More in Tux Machines

The 5 Best Linux Distros for Laptops

Maybe you’ve just purchased a brand new laptop. Or maybe you have an older laptop sitting in your closet that you’d like to bring back to life. Either way, the best Linux distros for laptops are those that offer better driver support and can accommodate the performance offered by most laptops. People buy laptops for a specific purpose. That may be software development, creating graphic content, gaming, or office work. The Linux distros below are well suited to run on any laptop. Read more

Graphics: Freedreno Gallium3D and NVIDIA

  • Freedreno Gallium3D Lands MSAA Support For Qualcomm Adreno 600 Series
    While Qualcomm was busy hosting their Tech Summit this week in Hawaii, the independent open-source developers were pressing ahead with their reverse-engineered Qualcomm Adreno 3D graphics driver support. Rob Clark of Red Hat and Kristian Kristensen of Google landed their latest Freedreno Gallium3D driver improvements into Mesa 19.0. The most notable addition was multi-sample anti-aliasing support (MSAA) for the Adreno 600 series hardware. There is also now EXT_multisampled_render_to_texture support exposed by this Gallium3D driver. Besides that work there were also fixes and other changes.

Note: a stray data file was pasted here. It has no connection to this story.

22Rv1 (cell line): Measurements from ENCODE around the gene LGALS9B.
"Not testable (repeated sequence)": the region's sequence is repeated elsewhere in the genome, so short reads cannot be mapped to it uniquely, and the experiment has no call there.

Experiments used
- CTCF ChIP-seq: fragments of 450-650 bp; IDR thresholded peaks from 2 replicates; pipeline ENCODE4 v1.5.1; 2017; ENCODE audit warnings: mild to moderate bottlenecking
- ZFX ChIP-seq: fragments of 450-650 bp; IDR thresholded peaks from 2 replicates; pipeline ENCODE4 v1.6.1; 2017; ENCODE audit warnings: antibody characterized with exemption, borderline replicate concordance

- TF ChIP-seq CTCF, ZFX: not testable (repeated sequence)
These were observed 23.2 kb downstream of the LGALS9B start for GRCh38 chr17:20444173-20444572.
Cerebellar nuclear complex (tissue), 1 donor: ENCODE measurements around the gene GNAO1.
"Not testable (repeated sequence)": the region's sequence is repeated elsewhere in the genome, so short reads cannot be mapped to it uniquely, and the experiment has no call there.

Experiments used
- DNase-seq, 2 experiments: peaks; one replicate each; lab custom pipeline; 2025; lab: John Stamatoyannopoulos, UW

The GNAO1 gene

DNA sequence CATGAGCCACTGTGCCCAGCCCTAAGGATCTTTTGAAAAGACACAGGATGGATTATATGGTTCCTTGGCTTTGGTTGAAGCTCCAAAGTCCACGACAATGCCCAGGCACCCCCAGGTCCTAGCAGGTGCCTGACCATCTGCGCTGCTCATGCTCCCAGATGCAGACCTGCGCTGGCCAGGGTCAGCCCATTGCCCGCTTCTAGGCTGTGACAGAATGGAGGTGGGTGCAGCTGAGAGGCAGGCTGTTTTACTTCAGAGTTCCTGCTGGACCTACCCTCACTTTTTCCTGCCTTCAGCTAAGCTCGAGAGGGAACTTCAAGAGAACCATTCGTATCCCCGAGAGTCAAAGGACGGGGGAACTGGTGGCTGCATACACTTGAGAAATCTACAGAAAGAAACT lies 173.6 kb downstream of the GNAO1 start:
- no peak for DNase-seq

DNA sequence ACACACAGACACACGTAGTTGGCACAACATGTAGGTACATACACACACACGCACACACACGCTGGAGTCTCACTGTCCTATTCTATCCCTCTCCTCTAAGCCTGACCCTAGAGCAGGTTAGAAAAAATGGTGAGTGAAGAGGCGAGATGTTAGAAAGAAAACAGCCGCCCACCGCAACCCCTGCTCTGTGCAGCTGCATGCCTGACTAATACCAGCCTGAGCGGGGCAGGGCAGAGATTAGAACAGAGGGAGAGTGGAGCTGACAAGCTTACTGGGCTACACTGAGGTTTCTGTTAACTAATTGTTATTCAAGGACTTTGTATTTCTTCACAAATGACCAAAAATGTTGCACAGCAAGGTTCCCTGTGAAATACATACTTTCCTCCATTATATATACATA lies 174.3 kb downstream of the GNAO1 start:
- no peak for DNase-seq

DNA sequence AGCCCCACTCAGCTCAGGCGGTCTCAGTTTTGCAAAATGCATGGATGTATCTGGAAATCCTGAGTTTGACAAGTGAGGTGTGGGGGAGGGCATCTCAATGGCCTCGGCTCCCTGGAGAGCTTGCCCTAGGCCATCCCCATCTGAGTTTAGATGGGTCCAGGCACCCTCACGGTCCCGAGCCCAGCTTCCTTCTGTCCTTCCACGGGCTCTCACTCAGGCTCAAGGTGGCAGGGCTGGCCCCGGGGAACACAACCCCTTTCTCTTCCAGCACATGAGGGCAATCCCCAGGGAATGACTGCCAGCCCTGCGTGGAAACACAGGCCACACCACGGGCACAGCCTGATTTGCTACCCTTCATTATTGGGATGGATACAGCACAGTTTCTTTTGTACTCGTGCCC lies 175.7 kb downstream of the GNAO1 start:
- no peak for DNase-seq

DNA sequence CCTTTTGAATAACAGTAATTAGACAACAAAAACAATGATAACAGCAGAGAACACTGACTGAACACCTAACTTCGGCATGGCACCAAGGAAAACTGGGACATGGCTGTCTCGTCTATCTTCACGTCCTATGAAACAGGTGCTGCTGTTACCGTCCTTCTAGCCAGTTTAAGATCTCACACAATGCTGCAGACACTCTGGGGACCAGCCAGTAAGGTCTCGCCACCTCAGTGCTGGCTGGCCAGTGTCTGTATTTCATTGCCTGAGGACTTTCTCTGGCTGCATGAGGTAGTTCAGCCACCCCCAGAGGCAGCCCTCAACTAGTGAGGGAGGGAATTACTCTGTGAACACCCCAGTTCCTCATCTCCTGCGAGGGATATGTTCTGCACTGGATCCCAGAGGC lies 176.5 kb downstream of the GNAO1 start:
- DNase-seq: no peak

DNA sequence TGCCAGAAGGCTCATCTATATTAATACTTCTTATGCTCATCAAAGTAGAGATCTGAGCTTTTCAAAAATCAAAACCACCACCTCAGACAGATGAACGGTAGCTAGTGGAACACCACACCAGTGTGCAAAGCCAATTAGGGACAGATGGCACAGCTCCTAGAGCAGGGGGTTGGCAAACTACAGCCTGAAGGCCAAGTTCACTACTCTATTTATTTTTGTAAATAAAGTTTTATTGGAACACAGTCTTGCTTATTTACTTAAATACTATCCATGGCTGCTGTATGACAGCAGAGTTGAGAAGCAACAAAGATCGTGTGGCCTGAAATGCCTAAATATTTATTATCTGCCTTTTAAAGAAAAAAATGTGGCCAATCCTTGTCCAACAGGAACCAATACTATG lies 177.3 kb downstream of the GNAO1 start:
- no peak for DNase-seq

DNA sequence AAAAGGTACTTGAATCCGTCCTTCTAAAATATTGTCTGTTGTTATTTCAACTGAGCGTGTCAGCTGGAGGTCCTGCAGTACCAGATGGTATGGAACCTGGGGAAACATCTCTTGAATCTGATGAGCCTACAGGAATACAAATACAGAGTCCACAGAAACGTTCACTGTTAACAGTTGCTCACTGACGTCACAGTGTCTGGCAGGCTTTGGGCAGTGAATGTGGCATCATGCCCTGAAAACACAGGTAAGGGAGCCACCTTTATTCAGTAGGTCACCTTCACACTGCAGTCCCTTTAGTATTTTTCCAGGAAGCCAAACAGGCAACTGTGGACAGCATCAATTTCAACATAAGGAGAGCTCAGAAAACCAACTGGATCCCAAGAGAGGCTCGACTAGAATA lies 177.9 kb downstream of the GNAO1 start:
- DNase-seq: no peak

• NVIDIA Tegra X2 & Xavier Get HDMI Audio With Linux 4.21
    While it's not as exciting as if seeing full 3D open-source driver support, with the upcoming Linux 4.21 kernel are some mainline Tegra improvements that does include HDMI audio support for the X2 and Xavier SoCs. Thierry Reding of NVIDIA sent in the Tegra DRM driver updates this week for the upcoming Linux 4.21 cycle. He commented, "These changes contain a couple of minor fixes for host1x and the Falcon library in Tegra DRM. There are also a couple of missing pieces that finally enable support for host1x, VIC and display on Tegra194. I've also added a patch that enables audio over HDMI using the SOR which has been tested, and works, on both Tegra186 and Tegra194."

Powers of two, powers of Linux: 2048 at the command line

Hello and welcome to today's installment of the Linux command-line toys advent calendar. Every day, we look at a different toy for your terminal: it could be a game or any simple diversion that helps you have fun. Maybe you have seen various selections from our calendar before, but we hope there’s at least one new thing for everyone. Today's toy is a command-line version of one of my all-time favorite casual games, 2048 (which itself is a clone of another clone). Read more

More Radeon RX 590 Ubuntu Benchmarks - See How Your Linux GPU Performance Compares

Published on Friday was my Radeon RX 590 Linux benchmarks now that the kinks in the support for this latest Polaris refresh are worked out (at least in patch form). Here are some complementary data points with some of the OpenGL tests outside of the Steam games for those curious about the RX 590 performance in other workloads or wanting to see how your own GPU performance would compare to these results. The Radeon RX 590 continues running well with the patched Linux 4.20 kernel build (hopefully the last patch needed for the RX 590 will make it into 4.20 mainline soon) and in user-space was Mesa 19.0 from the Padoka PPA for this system running on Ubuntu 18.04 LTS. Read more